As many of my family and friends well know, I rarely watch television programs except for the major tennis tournaments such as Wimbledon and the US Open. But in recent years, more of the big matches at Wimbledon and Flushing Meadow have been streamed for free over the Internet. Thus, changes in the habits of the users of the venerable Bairstow viewing room became inevitable.
So, under enormous pressure from well-meaning family members and friends, I recently junked our miserable, 18 in., CRT-based television set and replaced it with a huge, 42 in. LCD “monitor.” Well, it looked distinctly huge to me!
This beast has so many connectors that, from the rear, it looks more like the flight deck of a Boeing 747. Clearly, this megaviewer could do far more than merely display a decent HD picture. I quickly grasped how to connect it to the local cable TV supplier using the coaxial panel in the wall behind the TV, and using something labeled HDMI. There were three more HDMI connectors on this TV, plus two sets of RCA video connectors, two sets of composite connectors, two USB connectors, plus other undefined connectors that only the geeks at the computer store could identify!
The store receipt for this new monitor described it as being “Internet-ready.” Ah-ha! This is a meaningless phrase if I ever saw one. You might as well have said that it is “Starbucks-ready” or “Coke-ready.” Nowhere on this brand-new TV did it say, “Plug in here for Internet.”
My guess is that’s because the big TV suppliers don’t seem to speak Serbo-Croatian or Outer Mongolian—possibly the only two countries left where traditional TV receivers are still made and sold. So I did a Google on IPTV (Internet Protocol)—that means, in a broad sense, the coding and decoding of analog signals so that they may be viewed on a conventional TV set. Sounds easy enough, does it not? Well, perhaps the big manufacturers haven’t gotten around to putting the necessary hardware inside their giant TV monitors. At this point, TV makers score 0. And in second place with 5 points come the laptop and pad computers. But leading the pack are the tiny streaming-video box makers that can’t keep up with the demand for their product. Ten points for the little guys.
In no particular order, these streaming video boxes are Roku, Apple TV, Boxee Box, Google TV, and a whole host of gadgets that can be put to a secondary use, such as Xbox and Wii. The catch-22 appears to be that you will also need to sign up for at least one streaming media service such as Netflix, Amazon Video on Demand, Hulu Plus, Vudu.com, etc. All these services are competing for the same movie and TV rights, which—it goes without saying—cost money.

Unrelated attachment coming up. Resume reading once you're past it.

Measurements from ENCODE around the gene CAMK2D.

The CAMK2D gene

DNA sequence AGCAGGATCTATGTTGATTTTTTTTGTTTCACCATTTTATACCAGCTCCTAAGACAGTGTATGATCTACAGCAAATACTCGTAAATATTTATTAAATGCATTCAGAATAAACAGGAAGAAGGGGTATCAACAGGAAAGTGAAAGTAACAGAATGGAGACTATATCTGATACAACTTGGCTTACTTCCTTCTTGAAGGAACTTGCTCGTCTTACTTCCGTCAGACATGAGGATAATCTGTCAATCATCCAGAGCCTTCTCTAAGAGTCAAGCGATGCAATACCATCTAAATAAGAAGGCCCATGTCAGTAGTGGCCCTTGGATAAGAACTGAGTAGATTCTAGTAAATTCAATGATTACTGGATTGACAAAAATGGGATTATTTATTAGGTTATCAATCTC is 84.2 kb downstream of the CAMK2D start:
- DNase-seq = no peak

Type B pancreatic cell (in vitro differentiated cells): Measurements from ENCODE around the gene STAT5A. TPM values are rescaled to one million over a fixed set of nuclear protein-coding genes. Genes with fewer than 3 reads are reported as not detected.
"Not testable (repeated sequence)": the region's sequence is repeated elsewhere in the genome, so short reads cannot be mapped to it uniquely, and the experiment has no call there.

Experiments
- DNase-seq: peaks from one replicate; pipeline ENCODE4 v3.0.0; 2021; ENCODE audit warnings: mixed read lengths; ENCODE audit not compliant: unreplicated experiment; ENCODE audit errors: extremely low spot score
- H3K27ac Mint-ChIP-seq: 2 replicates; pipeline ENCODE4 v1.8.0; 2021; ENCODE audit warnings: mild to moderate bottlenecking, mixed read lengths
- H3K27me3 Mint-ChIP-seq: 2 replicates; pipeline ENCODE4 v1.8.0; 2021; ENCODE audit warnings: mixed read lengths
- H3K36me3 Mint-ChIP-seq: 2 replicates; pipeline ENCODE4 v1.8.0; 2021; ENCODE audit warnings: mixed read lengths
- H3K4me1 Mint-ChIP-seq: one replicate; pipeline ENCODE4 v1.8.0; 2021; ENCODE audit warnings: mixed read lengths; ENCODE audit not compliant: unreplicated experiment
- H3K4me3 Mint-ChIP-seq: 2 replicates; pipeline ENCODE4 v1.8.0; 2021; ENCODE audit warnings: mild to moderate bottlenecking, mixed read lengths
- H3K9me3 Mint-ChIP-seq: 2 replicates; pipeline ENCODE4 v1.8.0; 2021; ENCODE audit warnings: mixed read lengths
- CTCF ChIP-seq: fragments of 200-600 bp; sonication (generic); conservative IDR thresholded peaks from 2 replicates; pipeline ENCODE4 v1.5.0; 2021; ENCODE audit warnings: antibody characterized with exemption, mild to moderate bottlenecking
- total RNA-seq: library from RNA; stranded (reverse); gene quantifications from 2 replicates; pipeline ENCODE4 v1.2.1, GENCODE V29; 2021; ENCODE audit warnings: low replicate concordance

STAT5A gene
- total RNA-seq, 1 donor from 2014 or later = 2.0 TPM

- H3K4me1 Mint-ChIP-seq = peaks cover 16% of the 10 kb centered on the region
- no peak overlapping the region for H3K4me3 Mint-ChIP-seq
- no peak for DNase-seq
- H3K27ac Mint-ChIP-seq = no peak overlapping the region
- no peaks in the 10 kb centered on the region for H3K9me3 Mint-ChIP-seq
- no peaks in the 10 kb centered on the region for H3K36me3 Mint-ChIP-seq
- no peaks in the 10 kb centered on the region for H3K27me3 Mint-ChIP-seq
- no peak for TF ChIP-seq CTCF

Today, there are more than 100 million cable subscribers watching hundreds of channels running the gamut from nationwide network TV broadcasters to channels devoted to home-shopping services. This gives a new meaning to the words “lowest common denominator.”
That it may be, but what I want is reliable Internet financial services daily, a commercial-free movie that changes weekly, tennis tournament coverage, and Masterpiece Theatre. By my back-of-an-envelope calculations, that comes to about 15 hours of TV viewing per week. But, says my worthy Comcast representative, if I want financial news I will have to take their package of financial channels. If I take the tennis channel, I will have to take ESPN Xtra. If I take Masterpiece Theatre, I will need to take BBC America. Total estimated additional monthly charges: $100 per month.
No deal, Comcast! I can take my Roku and search for programs I wish to watch. And, lo and behold, most of the content that I am looking for is right there for the price of a monthly subscription to Hulu Plus.
In my view, Comcast is on its way out. The era of offering hundreds of channels, the majority not requested by the subscriber, is going to suffer a slow death. The replacement will be a seamless integration of channels operating under IPTV. The users will buy only the services they need and will pay only for actual usage. And your TV monitor will be the visual interface for the user.